You’ve just stress-cleaned the house and have several boxes of organized unwanted belongings. You’re done refreshing your wardrobe from winter to spring and own some fun clothes that you want someone else to enjoy. You’re moving and have some good furniture that you want to part with. The question many of us are asking in all three of these scenarios is, “Where can I donate these items right now?”

COVID-19 has shaken up Donation Centers across the country, preventing them from providing services to the community, due to reasons related health, safety and limited space. As a result, our unwanted items temporarily have fewer places to be sent for re-use. Despite this challenge, here are some reminders and suggestions on what to do with your donations, to prevent them from becoming waste, and hurting the organizations they were originally supposed to help.

1.) Patience is a Virtue.

The goal of spring cleaning is to have a clean, organized home. But with Donation Centers closed, there’s no place to bring those unwanted items that were supposed to be cleared from one’s space. To help with this issue, we recommend finding a place in the home, whether in a closet or a corner, to house those items for the time-being.

Sometimes, especially now, it seems like clearing your home of unwanted goods is an urgent action – something that needs to happen pronto – but it can wait. Temporarily storing items now won’t cause the sky to fall.

2.) Dumping is Disastrous.

Donation Centers or Donation Collections receptacles are places that contain donations – and store things inside of them. Thus, if a center is closed or bin is overflowing, do not dump or leave items outside of them, especially if closed and at capacity. Dumping is illegal and/or disastrous because:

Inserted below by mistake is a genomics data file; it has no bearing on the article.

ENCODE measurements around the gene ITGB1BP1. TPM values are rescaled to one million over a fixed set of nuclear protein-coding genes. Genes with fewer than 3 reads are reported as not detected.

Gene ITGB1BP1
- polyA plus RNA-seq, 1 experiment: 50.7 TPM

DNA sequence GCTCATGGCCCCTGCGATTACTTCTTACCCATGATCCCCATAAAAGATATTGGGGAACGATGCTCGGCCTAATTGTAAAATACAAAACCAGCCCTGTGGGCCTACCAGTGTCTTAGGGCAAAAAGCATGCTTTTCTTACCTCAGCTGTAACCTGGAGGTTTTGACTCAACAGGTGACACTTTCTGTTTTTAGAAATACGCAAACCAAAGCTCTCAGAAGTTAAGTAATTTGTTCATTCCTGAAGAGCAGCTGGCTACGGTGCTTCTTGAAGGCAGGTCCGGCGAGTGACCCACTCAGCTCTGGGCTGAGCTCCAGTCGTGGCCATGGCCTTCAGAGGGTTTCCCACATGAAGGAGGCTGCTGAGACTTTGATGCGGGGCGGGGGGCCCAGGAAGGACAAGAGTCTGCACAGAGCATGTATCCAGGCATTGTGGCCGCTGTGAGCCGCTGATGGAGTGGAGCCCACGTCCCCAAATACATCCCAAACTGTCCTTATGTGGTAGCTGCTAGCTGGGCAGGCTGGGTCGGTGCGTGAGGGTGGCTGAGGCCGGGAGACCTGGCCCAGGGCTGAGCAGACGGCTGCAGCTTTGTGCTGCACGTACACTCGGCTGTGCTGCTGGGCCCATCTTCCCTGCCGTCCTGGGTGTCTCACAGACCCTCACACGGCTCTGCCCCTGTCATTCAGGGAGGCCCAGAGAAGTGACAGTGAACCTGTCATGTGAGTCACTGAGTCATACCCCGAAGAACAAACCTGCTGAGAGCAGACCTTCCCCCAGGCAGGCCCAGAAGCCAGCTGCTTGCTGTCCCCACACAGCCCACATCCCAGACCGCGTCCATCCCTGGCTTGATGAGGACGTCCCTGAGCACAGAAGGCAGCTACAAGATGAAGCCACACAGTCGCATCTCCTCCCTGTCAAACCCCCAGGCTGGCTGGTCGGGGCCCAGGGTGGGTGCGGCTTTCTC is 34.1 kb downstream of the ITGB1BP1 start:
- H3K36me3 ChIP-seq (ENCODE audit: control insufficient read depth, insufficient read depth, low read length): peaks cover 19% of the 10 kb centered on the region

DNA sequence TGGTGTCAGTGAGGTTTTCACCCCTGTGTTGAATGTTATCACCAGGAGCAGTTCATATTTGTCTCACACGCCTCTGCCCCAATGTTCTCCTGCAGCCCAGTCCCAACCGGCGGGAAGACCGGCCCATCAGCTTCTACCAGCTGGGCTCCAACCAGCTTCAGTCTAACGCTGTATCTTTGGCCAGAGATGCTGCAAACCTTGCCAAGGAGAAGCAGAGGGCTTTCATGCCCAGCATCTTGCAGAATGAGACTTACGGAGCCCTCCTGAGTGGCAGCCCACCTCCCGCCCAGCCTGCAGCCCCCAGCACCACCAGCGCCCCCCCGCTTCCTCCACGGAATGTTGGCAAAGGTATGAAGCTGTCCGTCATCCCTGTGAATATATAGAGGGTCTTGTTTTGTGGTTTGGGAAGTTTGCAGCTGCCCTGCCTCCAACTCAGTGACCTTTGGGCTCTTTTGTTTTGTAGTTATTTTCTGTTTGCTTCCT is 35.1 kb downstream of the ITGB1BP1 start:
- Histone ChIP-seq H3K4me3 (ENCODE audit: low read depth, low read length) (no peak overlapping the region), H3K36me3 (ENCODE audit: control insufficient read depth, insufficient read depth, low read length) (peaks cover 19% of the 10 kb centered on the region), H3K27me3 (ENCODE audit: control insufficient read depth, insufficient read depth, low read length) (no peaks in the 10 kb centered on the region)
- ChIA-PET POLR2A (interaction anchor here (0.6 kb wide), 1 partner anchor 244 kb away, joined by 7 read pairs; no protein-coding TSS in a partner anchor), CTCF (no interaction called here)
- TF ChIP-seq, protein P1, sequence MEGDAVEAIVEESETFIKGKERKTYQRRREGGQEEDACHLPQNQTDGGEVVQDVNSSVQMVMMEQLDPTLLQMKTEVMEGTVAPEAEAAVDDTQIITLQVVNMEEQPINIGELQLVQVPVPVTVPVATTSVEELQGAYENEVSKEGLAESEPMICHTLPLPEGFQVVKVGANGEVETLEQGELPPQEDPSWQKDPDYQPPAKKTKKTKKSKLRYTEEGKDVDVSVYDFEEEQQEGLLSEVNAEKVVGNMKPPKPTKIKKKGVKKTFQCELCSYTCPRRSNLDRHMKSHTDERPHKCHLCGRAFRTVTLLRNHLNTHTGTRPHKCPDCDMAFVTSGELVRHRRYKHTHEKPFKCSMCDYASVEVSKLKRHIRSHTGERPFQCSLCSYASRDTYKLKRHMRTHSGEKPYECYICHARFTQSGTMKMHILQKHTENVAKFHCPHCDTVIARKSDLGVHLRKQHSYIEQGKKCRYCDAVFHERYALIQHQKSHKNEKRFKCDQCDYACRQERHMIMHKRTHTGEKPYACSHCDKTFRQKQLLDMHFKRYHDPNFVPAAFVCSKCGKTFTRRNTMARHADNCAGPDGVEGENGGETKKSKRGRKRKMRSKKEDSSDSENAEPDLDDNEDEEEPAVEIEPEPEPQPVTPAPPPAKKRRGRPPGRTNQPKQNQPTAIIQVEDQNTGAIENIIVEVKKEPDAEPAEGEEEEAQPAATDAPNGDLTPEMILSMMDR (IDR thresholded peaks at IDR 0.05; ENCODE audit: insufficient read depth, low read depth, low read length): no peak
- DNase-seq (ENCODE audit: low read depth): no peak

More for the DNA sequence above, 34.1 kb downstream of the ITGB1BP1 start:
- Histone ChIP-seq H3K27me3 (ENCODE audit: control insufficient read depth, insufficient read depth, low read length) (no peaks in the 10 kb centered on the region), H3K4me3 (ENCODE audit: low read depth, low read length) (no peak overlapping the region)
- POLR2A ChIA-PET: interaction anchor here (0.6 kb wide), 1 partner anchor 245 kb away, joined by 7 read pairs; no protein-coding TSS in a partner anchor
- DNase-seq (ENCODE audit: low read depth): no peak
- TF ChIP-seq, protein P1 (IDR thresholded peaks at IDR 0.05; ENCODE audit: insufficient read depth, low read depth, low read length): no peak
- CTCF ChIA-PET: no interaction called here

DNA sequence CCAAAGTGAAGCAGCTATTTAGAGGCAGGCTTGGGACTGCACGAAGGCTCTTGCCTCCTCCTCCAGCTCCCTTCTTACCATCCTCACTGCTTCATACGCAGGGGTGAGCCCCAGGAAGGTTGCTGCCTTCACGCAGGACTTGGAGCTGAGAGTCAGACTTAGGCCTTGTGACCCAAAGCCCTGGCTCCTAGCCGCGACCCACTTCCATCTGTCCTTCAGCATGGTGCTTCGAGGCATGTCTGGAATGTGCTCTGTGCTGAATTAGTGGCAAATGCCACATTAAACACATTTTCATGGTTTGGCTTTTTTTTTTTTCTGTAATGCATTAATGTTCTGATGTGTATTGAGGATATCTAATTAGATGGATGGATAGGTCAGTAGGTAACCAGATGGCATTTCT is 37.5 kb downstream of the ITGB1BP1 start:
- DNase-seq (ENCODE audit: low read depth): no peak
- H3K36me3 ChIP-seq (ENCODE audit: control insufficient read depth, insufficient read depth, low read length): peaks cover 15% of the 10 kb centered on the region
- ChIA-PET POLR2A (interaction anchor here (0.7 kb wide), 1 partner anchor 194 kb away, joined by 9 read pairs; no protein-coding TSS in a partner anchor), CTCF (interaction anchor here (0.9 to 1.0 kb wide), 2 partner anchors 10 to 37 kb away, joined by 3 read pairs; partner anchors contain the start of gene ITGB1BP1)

• Items left outside can be damaged by the weather and environment – making the items no longer usable or sellable guaranteeing they will wind up in the dump.
  • Items left outside hurt the environment. Wet plastics get into the water supply, items breakdown and litter the community….the list goes on.
  • Donations left outside eat into the funds of nonprofits and organizations whose mission it is to do good. There’s a cost attributed to cleaning up damaged items and debris. Would you leave a bag of personal items that you don’t want outside of your favorite restaurant or cafe that’s closed? Nope. The same goes for Donation Centers. Just because it’s labeled a Donation Center doesn’t mean it’s a place to dump. It’s still closed for operations and until it opens, no one can clear out the things you left behind.

3.) Share Love With Friends.

Have perfectly good items that you think friends might want or like? Reach out to them to see if they will become the new home to your fashions and furnishings! Instagram, Facebook, email….these are all great places to post about items that you want to be reused. Once claimed by friends, you can mail them out or leave ’em on a covered doorstep.

4.) Solutions For Furniture.

Furniture can be one of the most difficult items to move and store. So that your item will keep on living – away from the trash – sites like these are places to resell items on the cheap:

  • Facebook Marketplace
  • Facebook Groups focused on Virtual Yard Sales and Swapping
  • Community sites such as

5.) Wash, Mend and Rescue!

Did your favorite shirt lose its button? Are you donating some items that could be mended? Jackets that could be decorated with patches and paint?

Before dropping an item into a donations pile, consider how you can extend its life in your own closet. Perhaps learning to sew a button or vinegar-rinsing a white shirt will not only help you save some of your favorite fashions, but also help you save money by not needing to replace them.

Donating your items to charity is supposed to be a good thing – for the community and the environment.  Think before you donate or you could wind up hurting both.  Thank you!